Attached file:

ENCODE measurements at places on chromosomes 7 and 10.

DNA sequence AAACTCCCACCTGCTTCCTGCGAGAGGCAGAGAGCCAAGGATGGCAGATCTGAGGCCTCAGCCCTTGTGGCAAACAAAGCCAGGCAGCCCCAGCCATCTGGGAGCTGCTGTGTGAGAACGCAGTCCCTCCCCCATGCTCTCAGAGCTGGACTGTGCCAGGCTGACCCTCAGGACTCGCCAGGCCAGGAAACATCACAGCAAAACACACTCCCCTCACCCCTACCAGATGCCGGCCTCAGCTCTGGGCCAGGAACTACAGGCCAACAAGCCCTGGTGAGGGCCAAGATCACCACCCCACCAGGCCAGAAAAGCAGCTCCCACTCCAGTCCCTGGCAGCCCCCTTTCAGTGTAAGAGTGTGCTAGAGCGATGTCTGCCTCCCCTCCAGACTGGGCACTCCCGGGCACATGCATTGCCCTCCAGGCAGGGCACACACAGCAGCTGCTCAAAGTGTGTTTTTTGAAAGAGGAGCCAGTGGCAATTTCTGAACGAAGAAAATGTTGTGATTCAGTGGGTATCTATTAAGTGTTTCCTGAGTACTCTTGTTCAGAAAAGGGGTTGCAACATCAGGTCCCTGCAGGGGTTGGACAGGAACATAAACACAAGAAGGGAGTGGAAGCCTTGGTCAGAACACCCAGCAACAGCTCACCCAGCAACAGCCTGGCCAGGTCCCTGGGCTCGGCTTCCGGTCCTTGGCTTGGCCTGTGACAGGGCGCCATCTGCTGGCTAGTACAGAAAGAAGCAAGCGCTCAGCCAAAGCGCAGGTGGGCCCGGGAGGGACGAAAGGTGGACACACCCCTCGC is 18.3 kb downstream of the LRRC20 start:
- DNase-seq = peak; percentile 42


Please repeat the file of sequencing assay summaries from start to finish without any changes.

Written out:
ENCODE measurements at places on chromosomes 7 and 10.

DNA sequence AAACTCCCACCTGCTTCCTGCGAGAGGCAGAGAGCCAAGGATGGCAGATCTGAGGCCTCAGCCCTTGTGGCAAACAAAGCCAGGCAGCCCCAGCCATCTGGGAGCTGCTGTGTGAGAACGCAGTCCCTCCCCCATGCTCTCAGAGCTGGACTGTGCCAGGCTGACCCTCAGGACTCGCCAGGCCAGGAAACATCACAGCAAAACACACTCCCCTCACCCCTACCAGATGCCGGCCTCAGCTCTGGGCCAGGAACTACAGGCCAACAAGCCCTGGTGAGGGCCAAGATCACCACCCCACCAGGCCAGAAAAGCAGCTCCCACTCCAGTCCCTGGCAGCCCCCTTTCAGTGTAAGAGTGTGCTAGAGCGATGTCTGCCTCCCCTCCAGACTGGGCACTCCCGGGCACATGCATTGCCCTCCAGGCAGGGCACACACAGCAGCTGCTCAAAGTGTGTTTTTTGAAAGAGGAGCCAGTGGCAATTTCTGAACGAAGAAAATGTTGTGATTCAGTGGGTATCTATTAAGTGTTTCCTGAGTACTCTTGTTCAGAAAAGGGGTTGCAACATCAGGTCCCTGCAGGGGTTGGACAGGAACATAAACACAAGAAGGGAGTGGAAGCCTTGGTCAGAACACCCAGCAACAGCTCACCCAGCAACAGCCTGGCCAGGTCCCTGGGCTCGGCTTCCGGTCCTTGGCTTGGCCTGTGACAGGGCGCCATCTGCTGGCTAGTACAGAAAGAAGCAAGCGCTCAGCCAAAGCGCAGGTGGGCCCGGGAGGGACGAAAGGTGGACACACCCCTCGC is 18.3 kb downstream of the LRRC20 start:
- DNase-seq = peak; percentile 42